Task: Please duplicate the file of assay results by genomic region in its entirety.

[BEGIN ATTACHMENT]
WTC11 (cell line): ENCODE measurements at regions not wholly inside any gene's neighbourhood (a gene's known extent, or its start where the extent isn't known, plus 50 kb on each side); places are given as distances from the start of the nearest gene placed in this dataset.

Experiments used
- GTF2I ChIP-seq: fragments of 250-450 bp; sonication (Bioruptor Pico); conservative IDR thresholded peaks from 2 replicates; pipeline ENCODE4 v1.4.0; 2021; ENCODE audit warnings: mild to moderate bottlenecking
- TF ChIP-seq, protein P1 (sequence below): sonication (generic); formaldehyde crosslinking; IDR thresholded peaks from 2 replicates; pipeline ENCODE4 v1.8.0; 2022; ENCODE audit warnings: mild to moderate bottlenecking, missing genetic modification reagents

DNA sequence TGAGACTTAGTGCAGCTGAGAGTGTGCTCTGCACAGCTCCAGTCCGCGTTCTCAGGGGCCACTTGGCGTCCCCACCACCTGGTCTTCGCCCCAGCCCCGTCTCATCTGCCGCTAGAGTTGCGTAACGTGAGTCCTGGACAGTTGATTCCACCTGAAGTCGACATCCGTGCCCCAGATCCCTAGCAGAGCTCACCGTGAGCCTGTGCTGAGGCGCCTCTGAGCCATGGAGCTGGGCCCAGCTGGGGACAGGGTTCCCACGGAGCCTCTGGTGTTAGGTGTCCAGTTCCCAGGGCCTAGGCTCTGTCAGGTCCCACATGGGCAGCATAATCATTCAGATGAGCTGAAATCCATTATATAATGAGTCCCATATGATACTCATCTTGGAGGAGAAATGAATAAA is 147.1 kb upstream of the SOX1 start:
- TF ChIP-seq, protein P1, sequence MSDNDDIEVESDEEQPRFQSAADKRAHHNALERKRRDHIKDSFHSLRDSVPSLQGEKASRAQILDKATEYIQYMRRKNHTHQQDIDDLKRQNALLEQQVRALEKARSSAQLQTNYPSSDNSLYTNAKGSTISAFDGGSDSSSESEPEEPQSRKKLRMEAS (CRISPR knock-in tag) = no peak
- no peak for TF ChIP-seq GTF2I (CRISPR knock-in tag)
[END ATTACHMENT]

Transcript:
WTC11 (cell line): ENCODE measurements at regions not wholly inside any gene's neighbourhood (a gene's known extent, or its start where the extent isn't known, plus 50 kb on each side); places are given as distances from the start of the nearest gene placed in this dataset.

Experiments used
- GTF2I ChIP-seq: fragments of 250-450 bp; sonication (Bioruptor Pico); conservative IDR thresholded peaks from 2 replicates; pipeline ENCODE4 v1.4.0; 2021; ENCODE audit warnings: mild to moderate bottlenecking
- TF ChIP-seq, protein P1 (sequence below): sonication (generic); formaldehyde crosslinking; IDR thresholded peaks from 2 replicates; pipeline ENCODE4 v1.8.0; 2022; ENCODE audit warnings: mild to moderate bottlenecking, missing genetic modification reagents

DNA sequence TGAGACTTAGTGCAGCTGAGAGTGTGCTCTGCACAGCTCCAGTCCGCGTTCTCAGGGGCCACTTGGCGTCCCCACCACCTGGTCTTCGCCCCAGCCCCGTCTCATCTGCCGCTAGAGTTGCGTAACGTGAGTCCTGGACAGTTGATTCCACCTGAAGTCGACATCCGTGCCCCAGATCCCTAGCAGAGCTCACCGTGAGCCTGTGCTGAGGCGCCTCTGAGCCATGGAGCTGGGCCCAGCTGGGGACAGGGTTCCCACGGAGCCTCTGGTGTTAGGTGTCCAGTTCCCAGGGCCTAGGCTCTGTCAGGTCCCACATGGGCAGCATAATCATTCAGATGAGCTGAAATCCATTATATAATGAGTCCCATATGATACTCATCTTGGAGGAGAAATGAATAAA is 147.1 kb upstream of the SOX1 start:
- TF ChIP-seq, protein P1, sequence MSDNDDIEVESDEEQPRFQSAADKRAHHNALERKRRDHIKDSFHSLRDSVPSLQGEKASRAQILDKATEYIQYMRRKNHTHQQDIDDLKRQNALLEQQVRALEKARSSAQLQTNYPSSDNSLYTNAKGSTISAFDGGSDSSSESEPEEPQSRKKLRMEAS (CRISPR knock-in tag) = no peak
- no peak for TF ChIP-seq GTF2I (CRISPR knock-in tag)